The Winner - an early look
If you were a fan of that show, you'll like The Winner. Think of it as a less-creepy version of Elliot's show, with just as many funny moments. And for those funny moments, you can thank Rob Corddry.
The former Daily Show correspondent stars as Glen Abbott, who is currently the richest man in Buffalo, but in this show, he looks back fondly at 1994, when he came of age... at 32. Yes, the voice over method is a bit of a takeoff of The Wonder Years, but the show isn't really a parody of that.
In fact, if The Winner satirizes anything, it's the whole coming-of-age genre itself. We see Glen, who lives with his doting mom Irene (Linda Hart... she replaced Julie Hagerty, who played the mom in the original pilot) and his annoyed father, Rob (Lenny Clarke), resolve to get his act together after a childhood crush, Alison McKellar (Erinn Hayes) moves in next door. Luckily, he's got an in: he completely relates to Alison's shy 14-year-old son Josh (Keir Gilchrist), who is as much an awkward hypochondriac as Glen is; in fact, they bond over their tendency to check their pulses all the time.
But Glen knows that he can't hook up with Alison right away; she's a doctor who just divorced her lazy-ass husband. So he spends the five episodes FOX sent for preview sowing his wild oats, on the same track as his friend Josh.
What sells this show for me is Corddry; even on TDS, he was quite good at playing someone who was a bit on the naive side. Here, the naievete is innocent and even a little sweet, and Corddry makes it look natural. So what if a bald 32-year-old man hangs out with a teenager and calls sex "intercourse" all the time? Corddry makes it look... well, not natural, but certainly not creepy.
Gilchrist is also good as the more-mature-than-his-years Josh. In the episodes sent for review, he gets away with saying words that kids his age don't usually say, and I don't mean swear words. He has the vocabulary of a smart teenager who knows he's not like the rest of the kids, and that comes through in his performance.
The Winner is created by Family Guy writer Ricky Blitt, who told critics in January that the show is very much based on his own late-bloomer existence. Indeed, for a guy who didn't get going in life until he was about 30, he's doing pretty well now; he not only is a successful TV writer, but he currently has a girlfriend that he'd probably consider "out of his league" if pressed about it. When I met the both of them at the FOX press tour party, my jaw dropped to the floor.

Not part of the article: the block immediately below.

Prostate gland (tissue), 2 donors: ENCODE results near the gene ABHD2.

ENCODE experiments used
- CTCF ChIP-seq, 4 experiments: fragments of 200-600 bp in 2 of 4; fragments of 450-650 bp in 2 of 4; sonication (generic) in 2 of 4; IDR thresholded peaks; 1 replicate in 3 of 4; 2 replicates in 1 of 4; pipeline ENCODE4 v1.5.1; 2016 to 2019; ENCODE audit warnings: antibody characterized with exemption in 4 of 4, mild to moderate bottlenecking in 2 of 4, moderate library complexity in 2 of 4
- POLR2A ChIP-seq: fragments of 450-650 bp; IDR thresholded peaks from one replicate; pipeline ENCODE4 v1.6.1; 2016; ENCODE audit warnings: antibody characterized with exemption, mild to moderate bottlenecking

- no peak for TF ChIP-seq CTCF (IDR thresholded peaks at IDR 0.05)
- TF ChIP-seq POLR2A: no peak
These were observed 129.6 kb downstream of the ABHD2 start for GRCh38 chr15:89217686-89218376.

Blitt's old boss, Seth McFarlane, is also an executive producer, and you can see some of his influence; there are some forced 1994 references -- "O.J. couldn't hurt a fly!" -- that become more infrequent as the series goes on. And there's a bit of a "let's make fun of wacky sitcoms" vibe that's especially apparent in the pilot. But as the show continues, that falls away in favor of Corddry's sweetly comic characterization of Glen.
And, as sweet as it is, there's still enough sexual references to make people aware that this isn't exactly an episode of Full House. In one of the episodes, Glen becomes friends with a guy who he doesn't realize wants to be more than friends with him, and in another, he gets some important "lessons" from a sexy former teacher of his (Katey Sagal, proving that she deserved the top spot on my "sexy over 50" list).
FOX has decided to show The Winner at 8:30 and 9:30 PM on Sundays, running through all six produced episodes in three weeks. And, they have four episodes available online. Neither is a good sign that the show has much of a future. So my advice is to catch it while you can, even if you're not a fan of 32-year-old bald virgins.